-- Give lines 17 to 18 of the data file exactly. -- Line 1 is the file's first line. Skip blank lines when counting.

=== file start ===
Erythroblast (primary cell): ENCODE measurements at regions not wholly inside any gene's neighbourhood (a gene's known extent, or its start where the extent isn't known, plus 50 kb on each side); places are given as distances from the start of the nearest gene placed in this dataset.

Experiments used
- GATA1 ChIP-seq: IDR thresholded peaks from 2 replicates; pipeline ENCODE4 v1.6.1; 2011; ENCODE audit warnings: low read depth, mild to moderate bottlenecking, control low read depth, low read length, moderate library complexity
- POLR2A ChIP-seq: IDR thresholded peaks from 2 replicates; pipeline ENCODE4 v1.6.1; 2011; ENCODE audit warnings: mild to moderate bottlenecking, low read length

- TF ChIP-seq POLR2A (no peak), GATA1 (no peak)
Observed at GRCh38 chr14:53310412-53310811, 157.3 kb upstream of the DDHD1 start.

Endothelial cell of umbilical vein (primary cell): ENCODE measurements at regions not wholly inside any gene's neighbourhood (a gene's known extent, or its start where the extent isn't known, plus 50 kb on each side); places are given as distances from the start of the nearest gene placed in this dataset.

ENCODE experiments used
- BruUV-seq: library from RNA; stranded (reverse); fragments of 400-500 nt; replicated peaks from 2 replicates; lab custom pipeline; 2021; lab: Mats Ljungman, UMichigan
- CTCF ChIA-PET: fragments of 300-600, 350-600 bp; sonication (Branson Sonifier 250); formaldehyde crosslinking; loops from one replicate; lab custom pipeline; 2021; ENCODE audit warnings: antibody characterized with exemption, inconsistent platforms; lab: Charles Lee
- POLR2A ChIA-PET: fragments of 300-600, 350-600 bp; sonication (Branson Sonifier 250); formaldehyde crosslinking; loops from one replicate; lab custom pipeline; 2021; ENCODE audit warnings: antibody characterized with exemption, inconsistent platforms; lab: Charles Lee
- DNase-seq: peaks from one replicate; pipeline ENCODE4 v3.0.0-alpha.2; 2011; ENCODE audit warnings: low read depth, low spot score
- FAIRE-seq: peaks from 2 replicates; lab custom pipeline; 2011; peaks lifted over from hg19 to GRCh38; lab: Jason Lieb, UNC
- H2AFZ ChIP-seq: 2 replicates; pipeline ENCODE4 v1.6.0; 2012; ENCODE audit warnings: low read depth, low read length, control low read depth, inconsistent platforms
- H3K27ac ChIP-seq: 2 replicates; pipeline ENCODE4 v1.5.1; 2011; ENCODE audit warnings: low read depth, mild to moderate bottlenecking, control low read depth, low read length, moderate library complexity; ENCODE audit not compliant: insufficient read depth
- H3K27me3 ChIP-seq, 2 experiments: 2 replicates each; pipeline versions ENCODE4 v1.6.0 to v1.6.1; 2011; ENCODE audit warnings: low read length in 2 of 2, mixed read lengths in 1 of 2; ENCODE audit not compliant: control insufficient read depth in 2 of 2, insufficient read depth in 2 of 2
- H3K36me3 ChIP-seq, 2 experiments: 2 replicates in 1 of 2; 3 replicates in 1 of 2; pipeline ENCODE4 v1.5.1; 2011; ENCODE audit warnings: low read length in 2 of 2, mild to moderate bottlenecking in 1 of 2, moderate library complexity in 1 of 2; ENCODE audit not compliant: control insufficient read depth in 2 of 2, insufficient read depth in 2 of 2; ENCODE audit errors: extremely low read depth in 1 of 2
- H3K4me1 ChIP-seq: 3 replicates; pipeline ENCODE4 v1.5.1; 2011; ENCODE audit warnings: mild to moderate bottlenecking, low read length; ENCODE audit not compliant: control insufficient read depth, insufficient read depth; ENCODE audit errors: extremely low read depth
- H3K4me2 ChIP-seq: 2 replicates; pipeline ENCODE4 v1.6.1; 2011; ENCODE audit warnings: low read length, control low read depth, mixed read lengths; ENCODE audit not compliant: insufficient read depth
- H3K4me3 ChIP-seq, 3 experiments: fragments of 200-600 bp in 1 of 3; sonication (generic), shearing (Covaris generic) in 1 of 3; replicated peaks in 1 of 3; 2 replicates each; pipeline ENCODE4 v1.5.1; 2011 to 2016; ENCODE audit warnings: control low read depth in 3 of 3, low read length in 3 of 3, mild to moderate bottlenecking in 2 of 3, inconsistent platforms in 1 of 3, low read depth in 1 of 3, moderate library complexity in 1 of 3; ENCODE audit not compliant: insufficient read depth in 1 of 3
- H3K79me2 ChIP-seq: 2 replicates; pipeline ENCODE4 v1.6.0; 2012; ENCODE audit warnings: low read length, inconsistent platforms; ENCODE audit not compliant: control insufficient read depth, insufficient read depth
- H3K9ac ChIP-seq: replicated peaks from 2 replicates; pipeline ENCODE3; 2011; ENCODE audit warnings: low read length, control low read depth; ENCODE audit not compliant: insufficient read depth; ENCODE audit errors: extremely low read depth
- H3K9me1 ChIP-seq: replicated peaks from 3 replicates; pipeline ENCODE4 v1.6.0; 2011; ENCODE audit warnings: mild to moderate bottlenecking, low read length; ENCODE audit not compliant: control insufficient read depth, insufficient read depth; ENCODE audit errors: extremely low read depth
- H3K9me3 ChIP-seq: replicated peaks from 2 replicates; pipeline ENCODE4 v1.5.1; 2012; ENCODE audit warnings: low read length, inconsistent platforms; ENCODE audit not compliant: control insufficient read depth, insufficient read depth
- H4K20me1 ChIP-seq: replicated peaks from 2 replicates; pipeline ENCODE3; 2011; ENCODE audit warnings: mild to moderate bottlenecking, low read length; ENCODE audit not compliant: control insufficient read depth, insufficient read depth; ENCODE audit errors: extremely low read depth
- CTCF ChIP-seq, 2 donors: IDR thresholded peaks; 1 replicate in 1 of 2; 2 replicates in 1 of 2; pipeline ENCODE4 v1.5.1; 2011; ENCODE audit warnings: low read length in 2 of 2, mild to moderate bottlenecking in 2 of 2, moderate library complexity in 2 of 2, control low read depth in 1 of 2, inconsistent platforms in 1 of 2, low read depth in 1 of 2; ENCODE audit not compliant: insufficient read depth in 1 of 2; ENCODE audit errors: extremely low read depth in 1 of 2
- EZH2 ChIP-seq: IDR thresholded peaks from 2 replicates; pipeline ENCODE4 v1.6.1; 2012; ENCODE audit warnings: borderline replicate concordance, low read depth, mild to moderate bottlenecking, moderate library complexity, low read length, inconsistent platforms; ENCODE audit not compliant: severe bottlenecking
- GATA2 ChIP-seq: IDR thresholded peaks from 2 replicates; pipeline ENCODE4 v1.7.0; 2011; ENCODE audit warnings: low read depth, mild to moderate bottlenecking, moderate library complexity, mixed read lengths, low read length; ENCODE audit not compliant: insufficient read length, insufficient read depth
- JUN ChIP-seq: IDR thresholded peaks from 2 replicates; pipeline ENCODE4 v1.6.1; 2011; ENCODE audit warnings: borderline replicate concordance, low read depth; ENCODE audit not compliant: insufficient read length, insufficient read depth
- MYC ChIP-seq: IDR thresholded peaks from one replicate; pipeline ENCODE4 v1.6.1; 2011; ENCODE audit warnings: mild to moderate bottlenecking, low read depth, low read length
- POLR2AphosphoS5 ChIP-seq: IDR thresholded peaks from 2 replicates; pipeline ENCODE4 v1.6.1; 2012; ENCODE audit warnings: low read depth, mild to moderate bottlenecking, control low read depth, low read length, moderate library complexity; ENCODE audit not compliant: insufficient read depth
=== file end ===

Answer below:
- H3K36me3 ChIP-seq, 2 experiments: 2 replicates in 1 of 2; 3 replicates in 1 of 2; pipeline ENCODE4 v1.5.1; 2011; ENCODE audit warnings: low read length in 2 of 2, mild to moderate bottlenecking in 1 of 2, moderate library complexity in 1 of 2; ENCODE audit not compliant: control insufficient read depth in 2 of 2, insufficient read depth in 2 of 2; ENCODE audit errors: extremely low read depth in 1 of 2
- H3K4me1 ChIP-seq: 3 replicates; pipeline ENCODE4 v1.5.1; 2011; ENCODE audit warnings: mild to moderate bottlenecking, low read length; ENCODE audit not compliant: control insufficient read depth, insufficient read depth; ENCODE audit errors: extremely low read depth